At book II,99, Herodotus moves on to history, which he discusses in two sections: chapters 99–146 cover events from the beginning of Egyptian history to the seventh century, and chapters 147ff. study the Saite period and the Persian conquest. The history of Egypt, like that of all non-Greek peoples, is presented within a thoroughly Greek framework. It also shows a common Herodotean trait in its predilection for digression into excursuses on matters that particularly interested him. However, the two historical sections differ considerably in character. The first is chronologically confused and consists largely of oral tradition customized to a greater or lesser extent for Greek consumption; its value as evidence lies in the insight it offers into the nature of Egyptian oral tradition on early history. Once Herodotus gets to the seventh century, things improve greatly. His account of the Saite dynasty and the Persian conquest is the earliest consecutive account that we have from any source, and it largely defined the parameters of the subject for later writers. Its points of emphasis are those of interest to Greeks, and the account is subject to Greek and Egyptian propaganda.
Caution is always required when dealing with Herodotus's data, but much valuable information is conveyed not only on historical events but also on Late period culture. The surprise is not that things sometimes go wrong, but that so much goes right.
- Armayor, O. Kimball. Herodotus' Autopsy of the Fayoum: Lake Moeris and the Labyrinth of Egypt. Amsterdam, 1985. A good example of the work of the liar-school which examines closely the section of Book II dealing with two features of Middle Egypt.
- Fehling, D. Herodotus and His “Sources.” 1989. A critique of Herodotus's veracity, well assessed by J. P. A. Gould: “There are problems, certainly, about believing everything that Herodotus says he saw or was told but they are not so great as the problem of recognizing Fehling's Herodotus in the text that we have.”
- Godley, A. D. Herodotus. Loeb Classical Library. 4 vols. London and New York, 1920–1924. A reliable translation with facing Greek text and some notes.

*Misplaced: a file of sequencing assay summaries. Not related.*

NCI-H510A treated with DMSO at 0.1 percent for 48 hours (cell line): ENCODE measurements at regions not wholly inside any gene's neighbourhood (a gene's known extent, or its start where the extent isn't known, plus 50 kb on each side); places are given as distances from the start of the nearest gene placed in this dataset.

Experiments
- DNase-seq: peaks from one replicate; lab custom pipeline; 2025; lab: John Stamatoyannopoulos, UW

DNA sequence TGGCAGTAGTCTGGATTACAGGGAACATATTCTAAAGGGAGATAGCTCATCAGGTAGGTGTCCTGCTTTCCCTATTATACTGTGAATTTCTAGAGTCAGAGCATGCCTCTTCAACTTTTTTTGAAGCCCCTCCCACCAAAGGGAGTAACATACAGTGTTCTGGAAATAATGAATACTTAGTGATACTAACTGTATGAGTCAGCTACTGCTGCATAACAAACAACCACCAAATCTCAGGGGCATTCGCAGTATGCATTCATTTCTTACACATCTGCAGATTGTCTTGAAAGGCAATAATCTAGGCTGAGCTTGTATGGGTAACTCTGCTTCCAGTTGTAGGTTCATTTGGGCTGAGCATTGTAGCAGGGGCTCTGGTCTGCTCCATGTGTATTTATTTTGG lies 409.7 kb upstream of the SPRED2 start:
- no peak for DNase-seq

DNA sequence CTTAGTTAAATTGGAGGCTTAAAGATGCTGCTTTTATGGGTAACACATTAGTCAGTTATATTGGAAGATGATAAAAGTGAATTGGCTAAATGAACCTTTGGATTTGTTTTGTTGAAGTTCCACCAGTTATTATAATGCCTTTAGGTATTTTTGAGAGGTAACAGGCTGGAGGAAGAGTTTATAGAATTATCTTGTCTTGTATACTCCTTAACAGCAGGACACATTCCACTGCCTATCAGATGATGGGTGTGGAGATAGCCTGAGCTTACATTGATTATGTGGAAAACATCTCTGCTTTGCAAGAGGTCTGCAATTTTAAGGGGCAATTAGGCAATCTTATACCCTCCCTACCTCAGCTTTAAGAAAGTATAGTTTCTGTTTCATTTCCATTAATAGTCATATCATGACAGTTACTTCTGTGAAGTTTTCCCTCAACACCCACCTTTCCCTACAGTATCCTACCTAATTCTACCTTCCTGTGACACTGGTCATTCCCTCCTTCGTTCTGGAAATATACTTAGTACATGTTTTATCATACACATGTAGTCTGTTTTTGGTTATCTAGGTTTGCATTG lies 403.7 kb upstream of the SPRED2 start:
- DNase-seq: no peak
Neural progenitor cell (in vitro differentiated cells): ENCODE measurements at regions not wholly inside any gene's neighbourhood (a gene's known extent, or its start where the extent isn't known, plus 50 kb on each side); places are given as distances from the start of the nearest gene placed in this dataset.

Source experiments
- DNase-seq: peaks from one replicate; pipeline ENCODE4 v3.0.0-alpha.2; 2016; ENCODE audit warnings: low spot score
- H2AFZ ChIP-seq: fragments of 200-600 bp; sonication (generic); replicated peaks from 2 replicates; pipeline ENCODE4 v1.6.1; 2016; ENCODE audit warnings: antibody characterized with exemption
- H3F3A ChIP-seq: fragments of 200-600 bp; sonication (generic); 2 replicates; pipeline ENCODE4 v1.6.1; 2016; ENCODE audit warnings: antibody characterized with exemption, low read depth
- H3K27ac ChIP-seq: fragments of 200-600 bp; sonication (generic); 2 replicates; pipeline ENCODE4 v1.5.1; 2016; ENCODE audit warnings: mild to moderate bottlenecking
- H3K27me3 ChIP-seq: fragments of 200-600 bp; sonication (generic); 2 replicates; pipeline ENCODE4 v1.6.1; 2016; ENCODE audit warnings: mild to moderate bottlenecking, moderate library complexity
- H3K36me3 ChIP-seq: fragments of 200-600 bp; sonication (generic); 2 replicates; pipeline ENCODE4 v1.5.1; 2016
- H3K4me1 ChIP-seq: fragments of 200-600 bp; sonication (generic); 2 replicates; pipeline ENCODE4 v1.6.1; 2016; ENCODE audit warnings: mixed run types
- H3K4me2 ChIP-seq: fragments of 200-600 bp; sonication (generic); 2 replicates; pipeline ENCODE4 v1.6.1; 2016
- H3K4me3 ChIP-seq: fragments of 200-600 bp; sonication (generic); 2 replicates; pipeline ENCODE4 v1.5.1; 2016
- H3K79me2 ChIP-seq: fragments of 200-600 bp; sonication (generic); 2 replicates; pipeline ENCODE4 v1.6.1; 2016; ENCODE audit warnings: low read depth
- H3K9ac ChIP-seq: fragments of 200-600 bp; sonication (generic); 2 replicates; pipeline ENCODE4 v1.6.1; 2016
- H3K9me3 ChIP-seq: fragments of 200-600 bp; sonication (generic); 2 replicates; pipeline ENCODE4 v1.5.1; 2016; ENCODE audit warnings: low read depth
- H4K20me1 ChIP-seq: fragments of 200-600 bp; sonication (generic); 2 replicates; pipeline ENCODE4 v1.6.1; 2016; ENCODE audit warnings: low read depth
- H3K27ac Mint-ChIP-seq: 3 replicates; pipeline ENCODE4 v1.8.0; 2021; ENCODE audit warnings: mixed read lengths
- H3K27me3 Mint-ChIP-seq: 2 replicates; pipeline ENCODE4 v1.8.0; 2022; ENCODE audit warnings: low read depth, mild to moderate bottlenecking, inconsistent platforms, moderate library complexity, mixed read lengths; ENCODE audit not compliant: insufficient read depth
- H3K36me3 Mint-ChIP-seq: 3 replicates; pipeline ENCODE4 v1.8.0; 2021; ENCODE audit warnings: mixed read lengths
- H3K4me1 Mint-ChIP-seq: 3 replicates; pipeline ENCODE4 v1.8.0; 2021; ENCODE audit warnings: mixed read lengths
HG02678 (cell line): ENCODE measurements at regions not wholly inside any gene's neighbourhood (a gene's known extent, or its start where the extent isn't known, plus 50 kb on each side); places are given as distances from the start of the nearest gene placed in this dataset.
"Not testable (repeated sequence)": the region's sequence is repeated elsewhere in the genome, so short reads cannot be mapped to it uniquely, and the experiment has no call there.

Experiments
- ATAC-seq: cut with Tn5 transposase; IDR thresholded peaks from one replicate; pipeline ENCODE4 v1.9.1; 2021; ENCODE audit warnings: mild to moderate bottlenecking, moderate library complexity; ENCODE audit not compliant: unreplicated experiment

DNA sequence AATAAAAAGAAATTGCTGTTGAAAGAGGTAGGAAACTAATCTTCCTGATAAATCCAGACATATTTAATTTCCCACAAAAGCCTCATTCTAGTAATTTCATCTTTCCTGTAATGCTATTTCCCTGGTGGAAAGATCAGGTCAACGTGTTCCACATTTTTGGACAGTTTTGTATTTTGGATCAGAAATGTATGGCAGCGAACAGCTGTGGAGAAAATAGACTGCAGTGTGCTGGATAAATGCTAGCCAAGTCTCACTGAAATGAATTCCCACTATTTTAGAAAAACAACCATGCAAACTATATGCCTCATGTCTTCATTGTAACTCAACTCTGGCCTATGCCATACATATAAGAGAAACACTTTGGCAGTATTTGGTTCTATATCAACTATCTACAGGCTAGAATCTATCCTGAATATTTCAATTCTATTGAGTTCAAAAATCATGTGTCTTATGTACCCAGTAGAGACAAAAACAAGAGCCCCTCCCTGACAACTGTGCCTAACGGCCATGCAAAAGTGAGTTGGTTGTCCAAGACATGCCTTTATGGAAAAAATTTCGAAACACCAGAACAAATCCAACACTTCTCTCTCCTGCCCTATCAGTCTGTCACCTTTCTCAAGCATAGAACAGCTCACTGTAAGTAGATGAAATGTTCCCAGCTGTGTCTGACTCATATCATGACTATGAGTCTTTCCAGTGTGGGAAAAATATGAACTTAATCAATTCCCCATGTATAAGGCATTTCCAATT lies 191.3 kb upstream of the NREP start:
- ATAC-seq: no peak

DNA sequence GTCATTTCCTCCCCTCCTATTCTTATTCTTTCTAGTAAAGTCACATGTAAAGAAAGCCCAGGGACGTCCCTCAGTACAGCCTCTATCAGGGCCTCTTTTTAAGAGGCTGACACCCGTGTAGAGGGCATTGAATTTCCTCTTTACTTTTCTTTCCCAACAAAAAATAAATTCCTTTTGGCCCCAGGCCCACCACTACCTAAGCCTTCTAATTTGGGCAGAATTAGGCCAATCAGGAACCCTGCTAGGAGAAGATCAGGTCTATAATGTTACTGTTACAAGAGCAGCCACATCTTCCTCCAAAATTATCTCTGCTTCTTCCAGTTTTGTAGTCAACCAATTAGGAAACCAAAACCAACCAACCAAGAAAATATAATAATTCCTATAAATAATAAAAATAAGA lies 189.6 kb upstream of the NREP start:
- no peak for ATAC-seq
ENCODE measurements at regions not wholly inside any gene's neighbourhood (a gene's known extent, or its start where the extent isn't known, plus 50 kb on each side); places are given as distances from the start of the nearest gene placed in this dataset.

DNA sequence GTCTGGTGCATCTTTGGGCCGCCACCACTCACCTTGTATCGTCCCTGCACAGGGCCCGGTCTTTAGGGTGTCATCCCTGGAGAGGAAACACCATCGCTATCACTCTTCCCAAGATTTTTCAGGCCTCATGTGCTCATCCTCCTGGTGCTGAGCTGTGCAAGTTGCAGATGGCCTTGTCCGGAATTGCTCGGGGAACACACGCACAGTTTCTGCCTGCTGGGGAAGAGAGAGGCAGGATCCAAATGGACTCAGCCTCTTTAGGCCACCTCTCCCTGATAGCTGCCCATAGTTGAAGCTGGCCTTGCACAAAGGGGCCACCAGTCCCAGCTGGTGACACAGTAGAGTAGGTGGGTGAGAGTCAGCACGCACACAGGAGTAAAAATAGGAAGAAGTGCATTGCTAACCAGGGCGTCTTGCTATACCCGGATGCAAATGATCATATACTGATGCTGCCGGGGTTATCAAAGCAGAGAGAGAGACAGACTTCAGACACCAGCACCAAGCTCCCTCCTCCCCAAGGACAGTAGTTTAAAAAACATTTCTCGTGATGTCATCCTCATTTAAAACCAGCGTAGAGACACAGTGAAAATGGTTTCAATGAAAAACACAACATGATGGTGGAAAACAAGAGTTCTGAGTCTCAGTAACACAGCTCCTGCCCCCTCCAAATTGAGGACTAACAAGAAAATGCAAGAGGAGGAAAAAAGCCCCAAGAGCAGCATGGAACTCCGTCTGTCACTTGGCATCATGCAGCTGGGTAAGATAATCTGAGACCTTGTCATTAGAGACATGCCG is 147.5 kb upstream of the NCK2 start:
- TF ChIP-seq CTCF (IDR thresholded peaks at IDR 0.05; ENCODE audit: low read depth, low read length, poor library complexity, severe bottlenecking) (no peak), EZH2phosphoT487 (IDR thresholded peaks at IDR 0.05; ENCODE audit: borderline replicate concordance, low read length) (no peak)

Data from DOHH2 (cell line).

- Gould, John. Herodotus. London, 1989. Probably the best discussion of Herodotus in English.
- Hall, E. Inventing the Barbarian: Greek Self-definition through Tragedy. A brilliant exploration of Greek perceptions of ethnicity. Its position is exaggerated, but it is required reading.
- Hartog, F. The Mirror of Herodotus: The Representation of the Other in the Writing of History. Berkeley and London, 1988. A penetrating and thought-provoking attempt to define Herodotus's conceptual world. Unmissable.
- Hunter, Virginia. Past and Process in Herodotus and Thucydides. Princeton, 1982. Essential reading on the nature of fifth-century Greek historical thought.
- Lloyd, Alan B. Herodotus Book II. Etudes préliminaires aux religions orientales dans l'empire romain, 43. 3 vols. Leiden, 1975–1993. The introduction contains a detailed discussion of the pre-Herodotean tradition and Herodotus's sources and methods. The commentary addresses all aspects of Herodotus's discussion of Egypt.
- Lloyd, Alan B. “Herodotus on Egyptian Buildings: A Test Case.” In The Greek World, edited by Anton Powell, pp. 273–300. London and New York, 1995. An evaluation of Herodotus's capacity for accuracy against the evidence of buildings which still survive.
- Pritchett, W. Kendrick. The Liar School of Herodotus. Amsterdam, 1993. Polemic against the position of Armayor and Fehling.
Alan B. Lloyd